Market power and regulation
The Sveriges Riksbank Prize in Economics and Science in Memory of Alfred Nobel for 2014 has been awarded to Jean Tirole of Tolouse Capitole University in France for his pioneering work on market power and regulation. According to the Royal Swedish Academy of Science: "Jean Tirole is one of the most influential economists of our time. He has made important theoretical research contributions in a number of areas, but most of all he has clarified how to understand and regulate industries with a few powerful firms", for example, cartels and monopolies.
What is the significance?
In a market or industry with few firms, including monopolies, (e.g. Jamaica Public Service), or oligopolies (e.g. Digicel and Lime) or cartels, (e.g. Organisation of Petroleum Exporting Countries), if left unregulated, these firms tend to produce output that is less than what is socially optimal and normally charge a higher price than any other market structure. Furthermore, there is no incentive to improve product quality in these market conditions since consumers are price takers and there is no competition. These firms, if unproductive, survive by established barriers to entry which restrict new firms from entering the market. Under such conditions, the market fails, and Jean Tirole has championed research on how to best solve or regulate such market failures. The Royal Swedish Academy of Science claims that:
"From the mid 1980s onwards, Jean Tirole has breathed new life into research on such market failures. His analysis of firms with market power provides a unified theory with a strong bearing on central policy questions, like how should the government deal with mergers and cartels? And should it regulate monopolies?"
Why was he awarded the prize?
Under normal circumstances, a government would take a one-size-fits-all approach towards regulating a monopoly or cartel-type of market structure. By so doing, they would try to regulate price, for example, by implementing a price ceiling or cap where firms cannot charge over a determined price, in an attempt to protect consumers. Along with price regulation, government normally forbids firm from colluding if they have the same type of business while permitting firms who rely on each other in a form of vertical diversification to cooperate. Tirole's theoretical research displayed that such actions by government might work in some situations but not all. He demonstrated that government regulatory strategy for a monopoly or an oligopoly type of market structure is industry specific which denounces the one-size-fits-all approach.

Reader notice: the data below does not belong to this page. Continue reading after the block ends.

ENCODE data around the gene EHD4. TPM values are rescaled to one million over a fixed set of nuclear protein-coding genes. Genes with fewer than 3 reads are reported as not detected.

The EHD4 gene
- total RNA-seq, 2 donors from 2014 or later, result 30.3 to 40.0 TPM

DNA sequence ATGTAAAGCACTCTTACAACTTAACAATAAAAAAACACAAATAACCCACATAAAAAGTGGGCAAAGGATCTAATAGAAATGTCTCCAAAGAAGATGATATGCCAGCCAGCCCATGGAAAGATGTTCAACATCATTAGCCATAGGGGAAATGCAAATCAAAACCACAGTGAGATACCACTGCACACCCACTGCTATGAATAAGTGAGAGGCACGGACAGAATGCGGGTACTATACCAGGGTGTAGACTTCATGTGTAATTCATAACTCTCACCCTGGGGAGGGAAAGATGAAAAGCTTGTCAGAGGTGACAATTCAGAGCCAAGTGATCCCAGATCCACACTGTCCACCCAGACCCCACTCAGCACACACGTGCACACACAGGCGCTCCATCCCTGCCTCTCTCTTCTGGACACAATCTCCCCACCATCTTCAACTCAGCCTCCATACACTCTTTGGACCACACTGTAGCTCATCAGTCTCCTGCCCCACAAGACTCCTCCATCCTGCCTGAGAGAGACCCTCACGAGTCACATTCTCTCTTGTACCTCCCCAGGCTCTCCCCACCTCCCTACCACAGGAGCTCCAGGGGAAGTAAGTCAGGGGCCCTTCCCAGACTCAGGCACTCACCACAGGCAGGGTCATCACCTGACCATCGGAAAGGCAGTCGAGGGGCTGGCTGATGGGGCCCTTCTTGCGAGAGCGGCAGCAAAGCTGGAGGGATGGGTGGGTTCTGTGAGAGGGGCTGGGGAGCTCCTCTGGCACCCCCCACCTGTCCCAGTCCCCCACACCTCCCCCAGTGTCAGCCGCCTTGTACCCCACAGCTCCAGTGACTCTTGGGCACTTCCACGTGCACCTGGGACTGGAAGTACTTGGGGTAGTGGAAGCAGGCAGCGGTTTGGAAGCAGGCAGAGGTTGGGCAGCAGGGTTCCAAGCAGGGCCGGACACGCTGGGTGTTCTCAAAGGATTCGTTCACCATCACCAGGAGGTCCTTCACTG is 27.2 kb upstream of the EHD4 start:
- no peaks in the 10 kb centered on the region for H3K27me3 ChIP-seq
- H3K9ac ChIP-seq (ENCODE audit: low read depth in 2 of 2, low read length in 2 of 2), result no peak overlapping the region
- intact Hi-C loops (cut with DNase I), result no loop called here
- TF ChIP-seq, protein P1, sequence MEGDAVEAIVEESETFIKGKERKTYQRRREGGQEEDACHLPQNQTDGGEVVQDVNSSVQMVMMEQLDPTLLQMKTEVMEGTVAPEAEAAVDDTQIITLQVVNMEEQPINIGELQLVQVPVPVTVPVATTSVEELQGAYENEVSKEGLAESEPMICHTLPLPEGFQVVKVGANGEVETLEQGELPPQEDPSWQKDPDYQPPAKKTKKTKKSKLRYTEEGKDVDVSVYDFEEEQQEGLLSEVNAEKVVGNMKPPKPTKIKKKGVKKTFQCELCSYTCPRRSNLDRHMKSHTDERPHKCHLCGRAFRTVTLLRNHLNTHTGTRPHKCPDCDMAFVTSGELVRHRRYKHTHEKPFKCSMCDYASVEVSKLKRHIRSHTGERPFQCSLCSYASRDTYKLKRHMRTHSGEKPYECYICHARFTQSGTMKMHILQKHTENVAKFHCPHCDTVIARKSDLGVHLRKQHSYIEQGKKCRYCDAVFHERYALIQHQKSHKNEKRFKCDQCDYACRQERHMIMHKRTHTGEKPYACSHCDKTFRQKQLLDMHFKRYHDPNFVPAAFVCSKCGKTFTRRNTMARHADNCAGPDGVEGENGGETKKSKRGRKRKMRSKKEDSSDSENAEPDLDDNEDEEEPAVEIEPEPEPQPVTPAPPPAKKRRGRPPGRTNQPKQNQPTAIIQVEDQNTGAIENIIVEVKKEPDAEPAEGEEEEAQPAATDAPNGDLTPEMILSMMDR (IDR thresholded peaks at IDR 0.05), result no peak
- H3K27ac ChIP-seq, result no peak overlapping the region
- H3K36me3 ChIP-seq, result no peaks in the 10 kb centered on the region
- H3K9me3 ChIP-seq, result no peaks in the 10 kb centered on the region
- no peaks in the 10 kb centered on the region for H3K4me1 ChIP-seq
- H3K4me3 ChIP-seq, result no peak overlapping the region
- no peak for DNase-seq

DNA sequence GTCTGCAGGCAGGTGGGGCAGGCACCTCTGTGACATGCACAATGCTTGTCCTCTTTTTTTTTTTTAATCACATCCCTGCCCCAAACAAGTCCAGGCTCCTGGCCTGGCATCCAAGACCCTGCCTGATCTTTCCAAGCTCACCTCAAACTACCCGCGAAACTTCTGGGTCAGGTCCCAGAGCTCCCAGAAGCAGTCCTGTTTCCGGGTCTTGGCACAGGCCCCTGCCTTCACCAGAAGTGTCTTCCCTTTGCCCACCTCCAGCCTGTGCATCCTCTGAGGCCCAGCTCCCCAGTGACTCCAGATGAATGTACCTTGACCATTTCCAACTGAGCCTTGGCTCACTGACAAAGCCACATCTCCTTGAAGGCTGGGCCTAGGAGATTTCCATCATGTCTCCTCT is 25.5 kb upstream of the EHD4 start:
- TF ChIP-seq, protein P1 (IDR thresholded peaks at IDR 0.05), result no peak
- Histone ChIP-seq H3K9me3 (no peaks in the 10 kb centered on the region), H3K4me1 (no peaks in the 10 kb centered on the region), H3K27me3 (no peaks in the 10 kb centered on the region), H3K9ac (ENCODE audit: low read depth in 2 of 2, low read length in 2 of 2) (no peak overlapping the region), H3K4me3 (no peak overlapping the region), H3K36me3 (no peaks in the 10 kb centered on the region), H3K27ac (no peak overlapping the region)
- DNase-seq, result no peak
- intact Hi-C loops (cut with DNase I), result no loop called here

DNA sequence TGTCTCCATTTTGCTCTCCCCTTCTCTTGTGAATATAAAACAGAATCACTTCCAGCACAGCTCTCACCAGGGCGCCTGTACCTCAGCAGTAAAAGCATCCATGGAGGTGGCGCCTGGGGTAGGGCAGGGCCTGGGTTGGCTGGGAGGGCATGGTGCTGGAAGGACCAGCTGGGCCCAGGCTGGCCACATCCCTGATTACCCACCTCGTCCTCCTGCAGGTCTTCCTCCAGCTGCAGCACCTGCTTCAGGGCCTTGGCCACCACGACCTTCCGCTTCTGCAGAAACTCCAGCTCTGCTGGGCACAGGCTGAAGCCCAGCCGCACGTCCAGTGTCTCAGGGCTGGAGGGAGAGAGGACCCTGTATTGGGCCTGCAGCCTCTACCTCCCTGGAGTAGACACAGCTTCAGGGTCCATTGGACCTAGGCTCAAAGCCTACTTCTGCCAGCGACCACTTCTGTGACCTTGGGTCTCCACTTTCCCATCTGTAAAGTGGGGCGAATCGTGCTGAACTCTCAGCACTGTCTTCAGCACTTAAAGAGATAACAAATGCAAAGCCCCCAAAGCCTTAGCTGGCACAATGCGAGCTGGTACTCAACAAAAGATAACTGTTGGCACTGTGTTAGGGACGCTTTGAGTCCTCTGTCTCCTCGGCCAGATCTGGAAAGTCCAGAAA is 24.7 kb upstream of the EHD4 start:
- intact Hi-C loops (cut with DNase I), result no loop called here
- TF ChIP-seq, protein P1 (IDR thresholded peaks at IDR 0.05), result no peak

The results of his work indicate that a price ceiling, for example, can influence dominant firms to engage in cost reduction strategies if they wish to maximize profit, which is a good thing for society. On the flip side, a price ceiling may still promote pursuit of exaggerated profits which is a burden to society. He also showed that cooperation between firms on the setting of prices in this type of market structure may be dangerous for consumers. However, cooperation regarding patents may be advantageous to society. The merger of firms at different levels of production can facilitate new, innovative business processes, but can be bad for completion.
What solutions did he propose?
After receiving his doctorate in 1981 from the Massachusetts Institute of Technology, he continued working there for eight years before moving back to his native France. In a number of books and journal publications, Tirole used game theory and mathematics to illustrate that it is best for society as a whole if regulatory or completion policy is tailored to fit each industry's exact conditions. He examined the issue in real time in a variety of industries, including but not limited to banking and telecommunications, using a variety of regulatory and completion policy framework to arrive at the best possible solutions. According to the Swedish Royal Academy:
"His work has helped government shape the right policy instruments to help dominant firms become more productive and at the same time prevent them from harming competitors and consumers."